Following a very enjoyable river cruise from Amsterdam to Budapest, and three days in Prague, Ito and I are now relaxing in Munich for three weeks before traveling on the Bob Mundell’s annual gathering of economists at his home near Siena, Italy.
This afternoon, while reading my first book on an iPad (my friend Michael Lind’s new history “Land of Promise: An Economic History of the United States”) in our hotel lobby, I was intrigued by overhearing the hotel manager discussing some repair work with two tradesmen in English. Obviously the workers were not German. After the manager left, I was further intrigued by the fact that the workers continued to convers with each other in English even though English was obviously not their first language. However, as is common in Europe, it was the common second language shared by them.
Several hours later a third worker joined the first two and all three conversed in English. I overcame my natural reserve and called out to one of them. “Excuse me. You are all speaking English to each but English is obviously not your first language. Where are you each from.” “I am Iranian,” the obvious leader of the group replied. “The electrician over there is from Spain, and our IT guy there is also from Iran.”
I love such things. It makes the world more interesting. But it has also made Germany, two Iranians and a Spaniard better off as well.
It reminds me of a conversation I had a few years ago in Dubai with an Arab citizen. Less than twenty percent of the residents of the United Arab Emerates (UAE) are Emeratis. Over 50% are Pakistanis, Indians, Filipinos, and Bangladeshis, whose second language is English. “Why is it,” I asked, “that you Arabs all speak such good English.” “We have to,” he replied in his pristine white thawb. “English is the language of international business and we are businessmen. In addition, it is the only way we can talk to the help.”
I saw The Madness of George III in London yesterday evening on my way to Kabul. The evening included a nice dinner and visit with old friends Tim and Jan Conway, first met in St. Andrews Scotland in 1976. The play, and David Haig’s portrayal of King George III, was spectacular. British theater is the best in the world century after century.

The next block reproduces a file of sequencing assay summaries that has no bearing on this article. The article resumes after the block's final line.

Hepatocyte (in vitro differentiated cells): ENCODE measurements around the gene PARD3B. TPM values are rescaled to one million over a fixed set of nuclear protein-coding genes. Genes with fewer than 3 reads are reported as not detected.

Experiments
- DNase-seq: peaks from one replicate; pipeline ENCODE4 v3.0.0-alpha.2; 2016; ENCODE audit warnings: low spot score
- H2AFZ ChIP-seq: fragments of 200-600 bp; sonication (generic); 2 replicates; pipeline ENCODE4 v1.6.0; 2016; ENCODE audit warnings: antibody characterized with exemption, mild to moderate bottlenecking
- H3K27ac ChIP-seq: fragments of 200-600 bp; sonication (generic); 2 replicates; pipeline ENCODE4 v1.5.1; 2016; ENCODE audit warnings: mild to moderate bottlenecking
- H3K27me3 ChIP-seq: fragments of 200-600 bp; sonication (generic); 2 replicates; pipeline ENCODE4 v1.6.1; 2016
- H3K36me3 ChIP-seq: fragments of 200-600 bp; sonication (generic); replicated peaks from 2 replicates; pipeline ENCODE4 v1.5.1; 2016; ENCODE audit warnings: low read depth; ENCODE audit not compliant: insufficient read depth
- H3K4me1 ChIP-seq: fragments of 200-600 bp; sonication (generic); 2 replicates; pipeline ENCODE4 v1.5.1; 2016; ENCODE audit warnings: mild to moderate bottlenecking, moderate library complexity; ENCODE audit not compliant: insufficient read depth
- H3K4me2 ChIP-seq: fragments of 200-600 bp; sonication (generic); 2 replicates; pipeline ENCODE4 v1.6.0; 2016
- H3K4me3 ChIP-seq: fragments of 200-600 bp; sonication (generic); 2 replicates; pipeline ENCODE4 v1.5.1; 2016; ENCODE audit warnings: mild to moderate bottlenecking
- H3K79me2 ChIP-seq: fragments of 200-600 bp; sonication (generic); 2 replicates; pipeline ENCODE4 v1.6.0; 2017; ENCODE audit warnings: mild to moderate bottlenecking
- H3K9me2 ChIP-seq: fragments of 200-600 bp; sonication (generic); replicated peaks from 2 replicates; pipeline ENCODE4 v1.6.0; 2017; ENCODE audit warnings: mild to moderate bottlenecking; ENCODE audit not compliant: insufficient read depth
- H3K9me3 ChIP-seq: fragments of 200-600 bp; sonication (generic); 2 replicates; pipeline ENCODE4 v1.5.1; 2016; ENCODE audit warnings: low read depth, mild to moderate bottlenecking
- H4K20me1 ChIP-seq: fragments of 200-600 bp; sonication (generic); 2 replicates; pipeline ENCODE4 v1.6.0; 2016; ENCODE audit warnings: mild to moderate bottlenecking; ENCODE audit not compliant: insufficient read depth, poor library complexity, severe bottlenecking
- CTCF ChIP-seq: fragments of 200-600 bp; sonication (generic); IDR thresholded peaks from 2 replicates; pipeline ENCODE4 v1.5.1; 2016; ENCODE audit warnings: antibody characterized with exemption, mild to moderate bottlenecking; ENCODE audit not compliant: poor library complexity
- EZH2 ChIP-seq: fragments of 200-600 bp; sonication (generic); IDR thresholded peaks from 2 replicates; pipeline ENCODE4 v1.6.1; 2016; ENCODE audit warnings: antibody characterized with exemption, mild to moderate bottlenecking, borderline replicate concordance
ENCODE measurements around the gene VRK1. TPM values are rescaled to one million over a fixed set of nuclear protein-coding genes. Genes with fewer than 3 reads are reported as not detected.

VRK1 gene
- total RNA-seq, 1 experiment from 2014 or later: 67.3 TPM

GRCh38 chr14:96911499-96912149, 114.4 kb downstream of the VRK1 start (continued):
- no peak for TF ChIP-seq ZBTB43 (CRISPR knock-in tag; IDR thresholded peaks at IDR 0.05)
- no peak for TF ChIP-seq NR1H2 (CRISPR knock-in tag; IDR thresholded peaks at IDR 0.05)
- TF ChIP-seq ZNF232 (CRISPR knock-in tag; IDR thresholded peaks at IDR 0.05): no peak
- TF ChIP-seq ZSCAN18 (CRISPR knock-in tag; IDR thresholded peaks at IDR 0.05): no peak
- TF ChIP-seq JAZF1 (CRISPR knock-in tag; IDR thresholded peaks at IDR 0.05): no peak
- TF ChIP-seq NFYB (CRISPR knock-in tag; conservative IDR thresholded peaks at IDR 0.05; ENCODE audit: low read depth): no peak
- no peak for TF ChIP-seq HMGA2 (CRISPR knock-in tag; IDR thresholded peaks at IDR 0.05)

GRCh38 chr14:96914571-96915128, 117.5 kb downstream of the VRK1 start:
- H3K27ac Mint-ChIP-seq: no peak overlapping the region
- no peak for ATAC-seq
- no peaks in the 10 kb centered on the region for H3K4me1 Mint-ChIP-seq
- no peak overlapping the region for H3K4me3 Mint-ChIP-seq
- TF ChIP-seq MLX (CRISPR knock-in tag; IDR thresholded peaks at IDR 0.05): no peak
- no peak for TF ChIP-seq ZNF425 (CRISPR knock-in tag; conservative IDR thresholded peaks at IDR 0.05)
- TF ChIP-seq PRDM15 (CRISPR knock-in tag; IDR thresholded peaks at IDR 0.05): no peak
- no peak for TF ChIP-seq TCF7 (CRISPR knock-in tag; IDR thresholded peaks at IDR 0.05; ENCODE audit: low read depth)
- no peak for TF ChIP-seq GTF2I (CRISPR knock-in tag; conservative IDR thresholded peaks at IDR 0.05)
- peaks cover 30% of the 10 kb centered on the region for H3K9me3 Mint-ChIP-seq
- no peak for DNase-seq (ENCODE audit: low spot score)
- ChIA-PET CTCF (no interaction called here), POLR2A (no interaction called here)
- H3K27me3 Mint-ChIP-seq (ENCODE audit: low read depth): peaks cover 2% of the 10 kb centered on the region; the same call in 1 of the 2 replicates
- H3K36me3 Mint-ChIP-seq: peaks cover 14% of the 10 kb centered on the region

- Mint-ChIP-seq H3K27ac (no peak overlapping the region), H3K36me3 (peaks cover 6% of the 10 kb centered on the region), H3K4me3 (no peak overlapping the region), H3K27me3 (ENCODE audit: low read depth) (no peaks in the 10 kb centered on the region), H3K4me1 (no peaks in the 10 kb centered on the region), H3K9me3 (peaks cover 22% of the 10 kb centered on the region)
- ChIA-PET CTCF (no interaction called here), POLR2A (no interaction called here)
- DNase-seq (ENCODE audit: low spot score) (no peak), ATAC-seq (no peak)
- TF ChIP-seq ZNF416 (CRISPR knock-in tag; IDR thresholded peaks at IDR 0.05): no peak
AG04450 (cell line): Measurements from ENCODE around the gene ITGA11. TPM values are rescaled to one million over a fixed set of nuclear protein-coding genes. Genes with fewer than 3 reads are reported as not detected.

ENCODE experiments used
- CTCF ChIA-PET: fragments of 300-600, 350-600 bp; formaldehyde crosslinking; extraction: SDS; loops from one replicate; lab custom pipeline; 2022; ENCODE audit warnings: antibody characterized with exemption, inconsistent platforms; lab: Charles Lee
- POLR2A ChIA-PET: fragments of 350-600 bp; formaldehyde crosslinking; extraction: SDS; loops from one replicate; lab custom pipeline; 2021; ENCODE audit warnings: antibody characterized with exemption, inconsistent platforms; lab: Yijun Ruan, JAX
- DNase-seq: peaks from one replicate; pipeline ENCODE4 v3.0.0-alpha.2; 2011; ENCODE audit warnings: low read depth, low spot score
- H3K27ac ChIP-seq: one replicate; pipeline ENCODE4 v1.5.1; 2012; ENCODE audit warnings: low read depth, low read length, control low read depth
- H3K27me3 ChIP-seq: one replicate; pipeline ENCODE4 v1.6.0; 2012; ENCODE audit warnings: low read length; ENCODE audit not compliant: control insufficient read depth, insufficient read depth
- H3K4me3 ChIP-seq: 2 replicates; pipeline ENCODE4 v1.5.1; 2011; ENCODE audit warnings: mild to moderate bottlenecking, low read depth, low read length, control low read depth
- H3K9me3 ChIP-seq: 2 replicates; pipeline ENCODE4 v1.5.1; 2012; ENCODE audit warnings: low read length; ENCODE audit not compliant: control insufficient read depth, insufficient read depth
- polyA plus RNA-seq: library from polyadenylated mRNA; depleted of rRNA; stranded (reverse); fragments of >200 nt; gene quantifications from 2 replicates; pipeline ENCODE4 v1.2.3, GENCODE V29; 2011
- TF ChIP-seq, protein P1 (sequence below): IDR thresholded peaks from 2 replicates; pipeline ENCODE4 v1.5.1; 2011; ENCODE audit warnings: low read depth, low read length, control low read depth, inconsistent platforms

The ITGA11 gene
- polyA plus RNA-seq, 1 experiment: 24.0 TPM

The play set me thinking again about why American’s are so fascinated with England and the English monarchy. My ancestors are mainly English so I may have a slanted perspective. But America’s basic values and institutions, which are respected by all American’s what ever their ancestry, were built upon those of the United Kingdom. We see it most clearly when contemplating the role and place of the British monarchy in British governance.
What fascinates us, I think, is the interaction between the King (or Queen) and his government. From the Magna Carta on Britain has evolved a system of governance based on the rule of law. The powers of the King are limited and checked the powers of Parliament and The Law. This interplay, these checks and balances, are on display in every movie or play about the British monarchy. This, I think, is the core of our fascination with the British monarchy. The King is all-powerful and unquestioned within his household but constrained by tradition and law in his broader exercise of authority.
Indeed, with all of it’s shortcoming, Britain benefits a great deal from the rule of law. The rule of law is much more than having good laws evolved from practical experience (the common law approach of Britain and America rather than the civil law tradition of Europe). The rule of law is an attitude of the members of society. It is the orderly, voluntary adherence to the norms society has agreed on. The result is a much more efficient and relaxed social and economic life.
The English famously queue (line up in an orderly way). It makes the experience of waiting to be served so much more relaxed. Waiting in “line” in Italy, on the other hand is a tension filled, guerrilla warfare effort to minimize being taken advantage of by shamelessly rude Italians, all of whom have relatives or friends ahead of you in line holding their place. On average Italians are more charming than the English. I have concluded that this is necessary to compensate for their disregard for the rule of law. Italians don’t pay their taxes, don’t cue, and in general circumvent at every opportunity the law.
A consequence of the rule of law in Britain and northern Europe more generally and its weaker hold on the behavior of Italians and southern Europeans more generally is that the United Kingdom functions more efficiently. Social interactions are smoother. And members of society enjoy more true liberty. The weaker hold of the rule of law in the south is like a tax on the functioning of the system. The explicit taxes that are not paid by Italians are replace by the tax of higher cost social interactions as they struggle to improve or at least defend their place in line. Italian’s are only fooling themselves to think that they have gotten away with not paying their taxes.